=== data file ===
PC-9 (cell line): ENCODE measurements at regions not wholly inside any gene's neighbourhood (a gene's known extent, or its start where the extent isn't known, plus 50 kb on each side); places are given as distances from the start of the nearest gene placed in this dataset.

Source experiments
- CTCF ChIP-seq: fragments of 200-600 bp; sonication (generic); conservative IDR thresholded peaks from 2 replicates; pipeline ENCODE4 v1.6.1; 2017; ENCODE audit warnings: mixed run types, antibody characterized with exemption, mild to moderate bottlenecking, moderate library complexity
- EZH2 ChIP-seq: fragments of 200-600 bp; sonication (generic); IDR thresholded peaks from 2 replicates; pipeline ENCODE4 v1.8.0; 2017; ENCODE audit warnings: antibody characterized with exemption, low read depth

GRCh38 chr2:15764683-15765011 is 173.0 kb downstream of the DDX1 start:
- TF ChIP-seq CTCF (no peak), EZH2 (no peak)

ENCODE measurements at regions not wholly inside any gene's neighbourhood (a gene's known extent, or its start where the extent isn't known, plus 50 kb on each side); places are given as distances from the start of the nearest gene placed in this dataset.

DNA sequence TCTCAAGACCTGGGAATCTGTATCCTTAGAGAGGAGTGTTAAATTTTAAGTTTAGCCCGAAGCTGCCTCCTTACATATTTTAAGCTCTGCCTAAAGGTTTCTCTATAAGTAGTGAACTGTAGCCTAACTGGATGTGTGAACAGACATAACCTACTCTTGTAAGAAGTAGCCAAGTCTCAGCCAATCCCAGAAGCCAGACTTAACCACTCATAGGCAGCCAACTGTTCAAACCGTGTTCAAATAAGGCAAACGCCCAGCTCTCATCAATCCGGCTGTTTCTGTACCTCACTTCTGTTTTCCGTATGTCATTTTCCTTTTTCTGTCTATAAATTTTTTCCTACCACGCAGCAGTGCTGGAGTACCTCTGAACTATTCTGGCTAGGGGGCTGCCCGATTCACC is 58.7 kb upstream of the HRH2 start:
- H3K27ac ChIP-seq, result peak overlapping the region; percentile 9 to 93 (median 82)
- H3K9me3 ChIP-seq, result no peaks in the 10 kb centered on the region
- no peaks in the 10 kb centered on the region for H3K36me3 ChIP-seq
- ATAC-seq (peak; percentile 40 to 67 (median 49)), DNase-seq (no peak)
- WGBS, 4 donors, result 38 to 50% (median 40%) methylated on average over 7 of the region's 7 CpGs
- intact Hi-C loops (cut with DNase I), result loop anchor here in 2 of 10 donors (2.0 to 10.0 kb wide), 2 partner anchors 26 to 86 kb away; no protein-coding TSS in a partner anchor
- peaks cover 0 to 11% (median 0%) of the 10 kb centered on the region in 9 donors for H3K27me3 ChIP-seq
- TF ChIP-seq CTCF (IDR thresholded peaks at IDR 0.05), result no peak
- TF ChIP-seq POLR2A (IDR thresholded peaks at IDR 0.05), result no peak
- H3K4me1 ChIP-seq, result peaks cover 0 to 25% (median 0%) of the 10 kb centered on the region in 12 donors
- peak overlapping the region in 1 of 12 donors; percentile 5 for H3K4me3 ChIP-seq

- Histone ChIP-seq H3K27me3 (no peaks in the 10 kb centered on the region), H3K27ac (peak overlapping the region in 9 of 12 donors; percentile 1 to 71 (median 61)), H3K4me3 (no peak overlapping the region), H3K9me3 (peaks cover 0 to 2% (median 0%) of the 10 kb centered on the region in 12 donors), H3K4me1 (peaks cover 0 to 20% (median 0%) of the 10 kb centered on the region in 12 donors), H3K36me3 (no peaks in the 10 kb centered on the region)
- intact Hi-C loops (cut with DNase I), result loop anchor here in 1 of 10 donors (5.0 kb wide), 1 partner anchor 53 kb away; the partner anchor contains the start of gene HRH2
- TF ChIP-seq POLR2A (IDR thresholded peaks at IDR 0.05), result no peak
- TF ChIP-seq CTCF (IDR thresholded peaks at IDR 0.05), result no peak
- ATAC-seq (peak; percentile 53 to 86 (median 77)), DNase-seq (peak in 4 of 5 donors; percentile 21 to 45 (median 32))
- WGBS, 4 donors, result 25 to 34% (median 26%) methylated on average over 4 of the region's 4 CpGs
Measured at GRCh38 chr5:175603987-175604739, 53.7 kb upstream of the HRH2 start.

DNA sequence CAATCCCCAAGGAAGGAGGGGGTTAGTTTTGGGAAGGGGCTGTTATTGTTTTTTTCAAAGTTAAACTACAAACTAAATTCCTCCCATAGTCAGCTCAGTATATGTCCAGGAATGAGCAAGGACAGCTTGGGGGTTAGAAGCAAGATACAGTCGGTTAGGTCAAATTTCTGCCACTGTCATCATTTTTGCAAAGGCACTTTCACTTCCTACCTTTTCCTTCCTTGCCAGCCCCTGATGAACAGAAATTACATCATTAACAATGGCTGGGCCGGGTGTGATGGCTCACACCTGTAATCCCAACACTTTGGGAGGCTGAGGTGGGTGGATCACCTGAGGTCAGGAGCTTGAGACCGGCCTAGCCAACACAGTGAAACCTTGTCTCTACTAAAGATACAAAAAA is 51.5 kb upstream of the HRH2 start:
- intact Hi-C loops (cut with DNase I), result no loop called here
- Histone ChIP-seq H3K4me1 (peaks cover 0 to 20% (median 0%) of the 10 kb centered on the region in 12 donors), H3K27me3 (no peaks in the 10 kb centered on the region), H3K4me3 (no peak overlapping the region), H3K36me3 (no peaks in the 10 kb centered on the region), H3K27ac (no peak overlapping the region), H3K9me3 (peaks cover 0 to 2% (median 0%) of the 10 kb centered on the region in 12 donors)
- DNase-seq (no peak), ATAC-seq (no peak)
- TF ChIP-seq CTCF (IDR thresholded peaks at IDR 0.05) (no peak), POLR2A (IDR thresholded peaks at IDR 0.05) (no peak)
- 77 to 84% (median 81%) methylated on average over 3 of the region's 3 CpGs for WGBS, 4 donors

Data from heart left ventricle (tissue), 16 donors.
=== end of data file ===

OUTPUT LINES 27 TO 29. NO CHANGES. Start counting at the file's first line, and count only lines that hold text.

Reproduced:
DNA sequence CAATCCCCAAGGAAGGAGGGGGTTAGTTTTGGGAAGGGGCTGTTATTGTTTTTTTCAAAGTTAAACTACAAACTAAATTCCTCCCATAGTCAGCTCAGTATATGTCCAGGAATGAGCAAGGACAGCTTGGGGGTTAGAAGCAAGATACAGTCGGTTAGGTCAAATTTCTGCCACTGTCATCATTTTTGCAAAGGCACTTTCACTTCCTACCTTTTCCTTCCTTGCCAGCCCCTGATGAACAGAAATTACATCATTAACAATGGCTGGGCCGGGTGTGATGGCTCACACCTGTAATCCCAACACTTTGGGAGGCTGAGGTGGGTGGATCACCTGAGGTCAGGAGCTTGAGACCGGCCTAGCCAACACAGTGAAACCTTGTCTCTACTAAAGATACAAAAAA is 51.5 kb upstream of the HRH2 start:
- intact Hi-C loops (cut with DNase I), result no loop called here
- Histone ChIP-seq H3K4me1 (peaks cover 0 to 20% (median 0%) of the 10 kb centered on the region in 12 donors), H3K27me3 (no peaks in the 10 kb centered on the region), H3K4me3 (no peak overlapping the region), H3K36me3 (no peaks in the 10 kb centered on the region), H3K27ac (no peak overlapping the region), H3K9me3 (peaks cover 0 to 2% (median 0%) of the 10 kb centered on the region in 12 donors)